UNESCO and partners celebrate 50th anniversary of the 1970 Convention against illicit trafficking in cultural property with major event in Africa
On 26 and 27 April 2021, UNESCO, together with partners, is convening an African regional conference to mark the 50th anniversary of the UNESCO 1970 Convention on the Means of Prohibiting and Preventing the Illicit Import, Export and Transfer of Ownership of Cultural Property. The two-day on-line event will focus on the tools and best practices to fight against illicit trafficking in cultural property and to support the return and restitution of cultural property, which particularly affect the Africa Region.
Challenges concerning trafficking in cultural property are numerous, including large-scale looting exacerbated by the COVID-19 pandemic, the protection of archaeological sites in conflict zones, and rising illegal online sales.
This international conference will mobilize representatives of: Ministries for Culture and other relevant ministries from the Africa region; African Union Commission; African Regional Economic Communities; UNESCO Partners such as: the International Institute for the Unification of Private Law (UNIDROIT), African Heritage School (EPA), , International Centre for the Study of the Preservation and Restoration of Cultural Property (ICCROM), International Council of Museums ICOM, the International Criminal Police Organization (INTERPOL), World Customs Organization (WCO); museum professionals, researchers and academics; police, customs and border patrol agents; UNESCO National Commissions and Permanent Delegations; as well as community representatives and the general public to address these issues.
Participants will consider the advances made since the UNESCO 1970 Convention was adopted 50 years ago, examine how to tackle the ongoing challenges and strengthen cooperation thereon, and identify and address the specific needs and priorities for Africa today. Moreover, the conference will make a significant contribution to the African Union 2021 Year of “Culture, Arts and Heritage, Levers for building the Africa we want”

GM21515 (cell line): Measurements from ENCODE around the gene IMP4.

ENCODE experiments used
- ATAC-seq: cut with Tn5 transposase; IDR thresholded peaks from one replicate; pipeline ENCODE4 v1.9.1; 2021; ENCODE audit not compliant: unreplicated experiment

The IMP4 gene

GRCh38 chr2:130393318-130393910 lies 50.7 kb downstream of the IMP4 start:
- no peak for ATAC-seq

“UNESCO stands shoulder to shoulder with African countries to combat illicit trafficking of cultural property This crime deprives people of their history, hinders the education of future generations and prevents the advancement of archaeological science” said Ernesto Ottone R. UNESCO Assistant Director-General for Culture.”The 1970 Convention is crucial for Africa in this fight and we need all countries on board to implement it and strengthen international cooperation.”
The conference will be opened on 26 April at 3pm (EAT) by Mr. Ernesto Ottone R., alongside the Commissioner for Social Affairs at the African Union Commission H.E. Ms. Amira Elfadil. The keynote address will be jointly presented by Mr. Baba Keita (Mali) and Prof. George Abungu (Kenya).
The first day will include a high-level panel with testimonials from Ministers of Culture, representatives of African Union and Regional Economic Communities, technical experts, and local communities, in order to share experiences, challenges, best practices and ongoing efforts to strengthen the fight against illicit trafficking of cultural property in the Africa region.
The second day will feature recommendations, resources from partners, as well as thematic discussions on: Preventive measures in the framework of the 1970 Convention and focus on interregional and international cooperation; return and restitution of cultural objects and international cooperation; and the role of museums.
The event will also bring to light some of the achievements in the Africa region for the 1970 Convention, for instance, the ECOWAS 2019-2023 Action Plan for the return of African cultural property to their countries of origin, as well as the Standard Operating Procedures adopted by SADC Chiefs of Police and Services together with the INTERPOL Regional Bureau for Southern Africa to guide them in the fight against illicit trafficking of stolen works of art and other cultural property in Southern Africa.
The 1970 Convention, the first instrument of international law for the protection of cultural property in peacetime, has been ratified by 141 States. In the Africa region, (31) countries (Angola, Benin, Botswana, Burkina Faso, Cameroon, Central African Republic, Chad, Comores, Côte d’Ivoire, Democratic Republic of the Congo, Djibouti, Equatorial Guinea, Eswatini, Ethiopia, Gabon, Ghana, Guinea, Lesotho, Madagascar, Mali, Mauritius, Niger, Nigeria, Rwanda, Senegal, Seychelles, South Africa, Tanzania, Togo, Zambia and Zimbabwe) have ratified the UNESCO 1970 Convention; and (9) countries have ratified the complementary 1995 UNIDROIT Convention (Angola, Benin, Botswana, Burkina Faso, Cote d’Ivoire, Gabon, Ghana, Nigeria, and South Africa), and (3) countries have signed but not yet ratified (Senegal, Guinea, and Zambia).
UNESCO supports its Member States by providing technical expertise, helping improve national legislation, promoting cooperation between parties to the Convention, as well as training cultural and customs professionals.
This online conference will include interpretation in English, French and Portuguese.